Rutgers to take over state lab in Meadowlands

July 17, 2015    Last updated: Friday, July 17, 2015, 1:21 AM

By SCOTT FALLON and LINDA MOSS

STAFF WRITERS | 

The Record

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The state laboratory that conducts scientific research in the Meadowlands will be taken over by Rutgers-Newark, a move approved Thursday that many say will secure the future of a group of scientists who have worked to restore the region’s ecology.

The fate of the Meadowlands Environmental Research Institute had been in question ever since a controversial new law was rushed through the Legislature and signed by Governor Christie this year. The law called for the institute to be jettisoned from state government and become a non-profit. Several scientists and environmentalists had feared that the institute, known as MERI, would be forced to downsize or even fold if it had to raise funds completely on its own.

That won’t happen after the New Jersey Sports and Exposition Authority adopted a resolution Thursday that puts the institute under the control of Rutgers-Newark’s Department of Earth and Environmental Sciences.

School and sports authority officials said it would bolster the ability of both institutions to obtain grant money, give Rutgers professors and students a field station to conduct research and still provide the technical assistance such as mapping software used by 14 towns in the Meadowlands. The move would also save the sports authority more than $1 million annually.

"We’re always looking to be fiscally prudent, so yes, this helps with that," said Wayne Hasenbalg, president of the sports authority.

For more than a decade, MERI had been the scientific arm of the state Meadowlands Commission conducting scores of scientific projects to help the region’s wetlands, long polluted by industrial waste and landfills. Its accomplishments include capping toxic sediment in marshes, reestablishing native vegetation wiped out by invasive plants and detailing areas most vulnerable to catastrophic flooding in the wake of Superstorm Sandy.

A bill that was fast-tracked through Trenton just a few days before Christmas sought to fold the commission into the sports authority, raising concerns because the two agencies were so different. The commission controlled zoning and development in 14 towns and through MERI had made environmental restoration a priority. The authority was in charge of the Meadowlands Sports Complex and focused mostly on economic development.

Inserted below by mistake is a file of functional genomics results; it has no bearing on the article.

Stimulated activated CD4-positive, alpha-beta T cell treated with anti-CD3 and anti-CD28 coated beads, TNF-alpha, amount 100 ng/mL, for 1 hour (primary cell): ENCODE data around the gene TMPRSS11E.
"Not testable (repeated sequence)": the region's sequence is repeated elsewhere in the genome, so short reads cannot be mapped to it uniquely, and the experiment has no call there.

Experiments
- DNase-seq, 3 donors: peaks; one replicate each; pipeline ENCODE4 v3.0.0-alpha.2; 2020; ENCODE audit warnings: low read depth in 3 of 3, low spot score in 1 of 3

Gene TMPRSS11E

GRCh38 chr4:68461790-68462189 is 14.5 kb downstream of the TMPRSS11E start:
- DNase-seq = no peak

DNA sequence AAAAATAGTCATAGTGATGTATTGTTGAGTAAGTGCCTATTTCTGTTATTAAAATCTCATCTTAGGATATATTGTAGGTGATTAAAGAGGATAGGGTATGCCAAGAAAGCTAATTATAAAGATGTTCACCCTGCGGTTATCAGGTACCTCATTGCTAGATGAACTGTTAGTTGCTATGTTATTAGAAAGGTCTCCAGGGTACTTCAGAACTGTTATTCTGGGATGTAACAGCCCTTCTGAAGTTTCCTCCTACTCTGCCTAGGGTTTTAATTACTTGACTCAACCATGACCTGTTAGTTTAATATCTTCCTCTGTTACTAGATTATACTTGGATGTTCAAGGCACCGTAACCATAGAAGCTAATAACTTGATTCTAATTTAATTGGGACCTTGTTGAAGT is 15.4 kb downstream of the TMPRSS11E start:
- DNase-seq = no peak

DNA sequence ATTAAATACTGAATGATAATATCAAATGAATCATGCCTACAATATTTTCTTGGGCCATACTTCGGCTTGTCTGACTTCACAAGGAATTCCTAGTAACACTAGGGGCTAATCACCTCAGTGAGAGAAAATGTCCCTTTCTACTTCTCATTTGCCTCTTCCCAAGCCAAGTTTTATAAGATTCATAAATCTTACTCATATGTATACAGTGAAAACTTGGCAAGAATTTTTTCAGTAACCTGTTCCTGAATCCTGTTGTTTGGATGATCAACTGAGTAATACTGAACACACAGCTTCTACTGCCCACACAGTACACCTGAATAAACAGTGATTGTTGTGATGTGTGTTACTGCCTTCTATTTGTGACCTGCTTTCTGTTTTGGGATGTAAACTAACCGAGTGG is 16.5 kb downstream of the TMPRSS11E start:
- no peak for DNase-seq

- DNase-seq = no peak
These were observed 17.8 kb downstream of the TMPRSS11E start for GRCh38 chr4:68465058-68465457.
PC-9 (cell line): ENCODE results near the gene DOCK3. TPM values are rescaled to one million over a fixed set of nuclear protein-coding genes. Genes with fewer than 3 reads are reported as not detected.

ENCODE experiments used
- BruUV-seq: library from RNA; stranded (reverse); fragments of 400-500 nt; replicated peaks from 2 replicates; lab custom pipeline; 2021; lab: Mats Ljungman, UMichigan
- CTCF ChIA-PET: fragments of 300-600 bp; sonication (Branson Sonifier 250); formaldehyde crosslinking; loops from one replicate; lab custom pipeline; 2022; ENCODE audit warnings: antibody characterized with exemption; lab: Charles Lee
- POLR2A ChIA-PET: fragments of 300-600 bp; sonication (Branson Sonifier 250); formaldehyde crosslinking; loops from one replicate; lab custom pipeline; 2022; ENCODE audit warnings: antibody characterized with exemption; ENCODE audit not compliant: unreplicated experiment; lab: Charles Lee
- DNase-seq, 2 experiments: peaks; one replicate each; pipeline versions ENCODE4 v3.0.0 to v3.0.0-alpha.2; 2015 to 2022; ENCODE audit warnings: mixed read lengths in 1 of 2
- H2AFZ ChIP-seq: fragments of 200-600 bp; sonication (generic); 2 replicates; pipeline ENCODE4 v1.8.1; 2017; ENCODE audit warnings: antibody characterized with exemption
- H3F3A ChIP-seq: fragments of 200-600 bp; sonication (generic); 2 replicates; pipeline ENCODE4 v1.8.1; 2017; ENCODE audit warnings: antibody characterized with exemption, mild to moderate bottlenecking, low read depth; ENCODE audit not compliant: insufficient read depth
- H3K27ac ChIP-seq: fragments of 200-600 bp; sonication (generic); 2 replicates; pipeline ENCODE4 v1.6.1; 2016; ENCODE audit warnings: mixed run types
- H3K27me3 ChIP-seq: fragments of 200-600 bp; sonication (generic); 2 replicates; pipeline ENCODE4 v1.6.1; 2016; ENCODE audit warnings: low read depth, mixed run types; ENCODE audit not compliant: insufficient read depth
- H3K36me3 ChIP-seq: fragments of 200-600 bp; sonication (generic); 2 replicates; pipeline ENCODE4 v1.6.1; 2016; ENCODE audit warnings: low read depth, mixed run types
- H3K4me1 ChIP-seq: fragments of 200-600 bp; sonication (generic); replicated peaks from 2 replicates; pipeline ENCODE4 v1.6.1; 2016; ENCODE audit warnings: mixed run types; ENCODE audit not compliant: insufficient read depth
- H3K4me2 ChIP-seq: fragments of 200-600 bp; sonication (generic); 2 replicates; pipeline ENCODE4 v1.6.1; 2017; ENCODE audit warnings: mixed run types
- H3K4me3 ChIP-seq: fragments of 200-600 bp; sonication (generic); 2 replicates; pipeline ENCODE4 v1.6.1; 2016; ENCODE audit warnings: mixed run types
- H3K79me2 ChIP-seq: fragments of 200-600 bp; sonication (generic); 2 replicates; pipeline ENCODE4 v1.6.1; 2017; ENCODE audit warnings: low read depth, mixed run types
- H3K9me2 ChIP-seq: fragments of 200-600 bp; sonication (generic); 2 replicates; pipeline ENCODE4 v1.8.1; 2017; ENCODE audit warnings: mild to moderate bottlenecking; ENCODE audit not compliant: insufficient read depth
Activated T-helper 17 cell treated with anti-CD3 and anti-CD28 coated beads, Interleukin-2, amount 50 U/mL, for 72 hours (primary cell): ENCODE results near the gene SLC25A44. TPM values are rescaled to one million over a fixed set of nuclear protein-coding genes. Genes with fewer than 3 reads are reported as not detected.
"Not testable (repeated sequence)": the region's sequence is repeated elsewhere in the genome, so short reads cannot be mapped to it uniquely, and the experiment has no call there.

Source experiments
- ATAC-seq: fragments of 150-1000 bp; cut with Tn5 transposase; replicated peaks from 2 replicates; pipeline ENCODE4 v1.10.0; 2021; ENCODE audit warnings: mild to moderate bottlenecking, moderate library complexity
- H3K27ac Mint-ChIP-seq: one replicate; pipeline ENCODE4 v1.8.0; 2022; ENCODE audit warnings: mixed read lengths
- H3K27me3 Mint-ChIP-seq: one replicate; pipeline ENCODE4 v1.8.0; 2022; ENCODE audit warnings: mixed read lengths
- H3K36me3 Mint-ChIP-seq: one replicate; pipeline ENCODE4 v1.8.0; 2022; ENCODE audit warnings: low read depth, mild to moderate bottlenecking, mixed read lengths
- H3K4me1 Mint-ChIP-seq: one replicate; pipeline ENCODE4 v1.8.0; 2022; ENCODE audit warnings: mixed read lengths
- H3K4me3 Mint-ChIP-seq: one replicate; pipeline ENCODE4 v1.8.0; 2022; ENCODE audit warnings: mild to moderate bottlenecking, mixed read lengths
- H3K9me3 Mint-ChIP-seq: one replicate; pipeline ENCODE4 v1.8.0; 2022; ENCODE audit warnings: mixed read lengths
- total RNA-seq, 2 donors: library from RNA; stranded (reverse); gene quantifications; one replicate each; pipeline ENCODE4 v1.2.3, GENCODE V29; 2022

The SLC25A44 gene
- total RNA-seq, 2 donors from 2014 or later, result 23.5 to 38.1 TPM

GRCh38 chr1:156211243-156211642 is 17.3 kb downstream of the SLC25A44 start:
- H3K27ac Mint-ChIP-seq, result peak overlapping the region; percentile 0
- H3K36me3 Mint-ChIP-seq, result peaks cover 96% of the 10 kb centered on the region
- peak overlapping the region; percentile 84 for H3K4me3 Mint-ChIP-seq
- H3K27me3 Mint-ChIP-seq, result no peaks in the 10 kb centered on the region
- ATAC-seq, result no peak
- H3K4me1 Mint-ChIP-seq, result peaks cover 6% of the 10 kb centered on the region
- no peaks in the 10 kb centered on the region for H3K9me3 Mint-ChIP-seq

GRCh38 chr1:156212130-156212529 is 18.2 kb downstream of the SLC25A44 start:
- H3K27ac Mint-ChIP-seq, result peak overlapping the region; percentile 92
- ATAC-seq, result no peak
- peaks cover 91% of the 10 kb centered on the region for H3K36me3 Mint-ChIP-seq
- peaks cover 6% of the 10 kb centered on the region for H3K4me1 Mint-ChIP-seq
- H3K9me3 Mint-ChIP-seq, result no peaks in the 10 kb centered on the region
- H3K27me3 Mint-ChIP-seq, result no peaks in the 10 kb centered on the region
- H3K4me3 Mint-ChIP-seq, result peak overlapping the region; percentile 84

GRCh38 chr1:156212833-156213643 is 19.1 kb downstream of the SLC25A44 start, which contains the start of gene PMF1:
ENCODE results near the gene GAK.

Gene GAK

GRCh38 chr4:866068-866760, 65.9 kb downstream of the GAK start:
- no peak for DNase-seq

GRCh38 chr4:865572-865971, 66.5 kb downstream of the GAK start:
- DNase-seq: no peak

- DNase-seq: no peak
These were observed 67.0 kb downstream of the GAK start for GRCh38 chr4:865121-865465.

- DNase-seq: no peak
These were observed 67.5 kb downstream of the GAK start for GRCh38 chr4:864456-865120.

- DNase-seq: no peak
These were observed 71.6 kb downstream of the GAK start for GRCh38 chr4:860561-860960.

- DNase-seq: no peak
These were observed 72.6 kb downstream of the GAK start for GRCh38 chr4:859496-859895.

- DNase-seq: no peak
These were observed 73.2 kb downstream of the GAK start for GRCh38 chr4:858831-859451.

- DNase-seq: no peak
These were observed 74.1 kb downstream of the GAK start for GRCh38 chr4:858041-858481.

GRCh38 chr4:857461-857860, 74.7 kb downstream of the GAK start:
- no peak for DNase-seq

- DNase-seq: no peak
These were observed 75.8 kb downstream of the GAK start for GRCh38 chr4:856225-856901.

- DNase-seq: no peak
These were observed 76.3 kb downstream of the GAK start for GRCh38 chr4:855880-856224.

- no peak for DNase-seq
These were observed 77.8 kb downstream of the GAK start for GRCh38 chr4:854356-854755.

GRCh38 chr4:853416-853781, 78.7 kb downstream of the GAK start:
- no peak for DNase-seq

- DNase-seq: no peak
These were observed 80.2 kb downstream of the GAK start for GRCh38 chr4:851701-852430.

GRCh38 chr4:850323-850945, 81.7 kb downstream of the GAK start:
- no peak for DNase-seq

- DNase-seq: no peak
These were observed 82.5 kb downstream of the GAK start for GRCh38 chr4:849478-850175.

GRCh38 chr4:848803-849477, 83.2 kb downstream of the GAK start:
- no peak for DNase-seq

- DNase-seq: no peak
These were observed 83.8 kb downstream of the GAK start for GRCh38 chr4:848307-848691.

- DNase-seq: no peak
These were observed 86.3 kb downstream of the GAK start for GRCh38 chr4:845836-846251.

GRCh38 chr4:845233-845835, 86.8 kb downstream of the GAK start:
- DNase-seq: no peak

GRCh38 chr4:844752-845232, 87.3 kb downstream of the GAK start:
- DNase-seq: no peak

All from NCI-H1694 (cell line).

One sentence in the 80-page bill called for MERI to become a non-profit organization, creating confusion among its staff and fears that the institute would no longer have steady funding. In February, Christie signed the bill into law as well as another bill this month that clarified some language.

Hasenbalg said he would have sought moving MERI to Rutgers regardless of what was in the law. "It just makes a lot of sense for both parties to do this," he said.

MERI will continue to operate out of its offices and laboratory in Lyndhurst’s DeKorte Park. No staff changes are expected and the institute’s longtime director, Francisco Artigas, is expected to continue in that capacity. The transfer to Rutgers will take place from September to March, officials said.

Sports authority officials refused to divulge Thursday how much funding the institute receives, saying they had to wait until the agreement with Rutgers is finalized. But documents obtained by The Record show MERI’s budget was $1.2 million in 2014. It has a staff of about 10.

Those who work with MERI’s staff said they were pleased with the move.

"It’s the best possible outcome for MERI," said Bill Sheehan, head of the Hackensack Riverkeeper, an environmental advocacy group. "I think they can really benefit from being attached to Rutgers. They’ll be able to go after more funding, more grants."

At its meeting Thursday, the sports authority also unveiled a second partnership with a higher-education institution, passing a resolution for Bergen Community College to take over operation of the William D. McDowell Observatory, which is also at DeKorte Park. The observatory, open since 2008, has averaged about 3,000 visitors a year.

The college’s faculty will lead the observatory’s public-viewing nights, which have been on hold since January. Evening viewings will resume Aug. 5 from 8:30 to 10:30 p.m., and continue every Wednesday.

Hasenbalg, said the partnerships with Rutgers and Bergen Community College represent proof of the agency’s commitment to the Meadowlands Commission’s legacy as a steward of the wetlands.

"We want to be not only respectful of them, but we wanted to make sure that we don’t compromise the great work that’s been done," he said. "I view this as not only doing that but also allowing us to actually do more in terms of the environmental mission of this agency."

Email: fallon@northjersey.com

 

 

 

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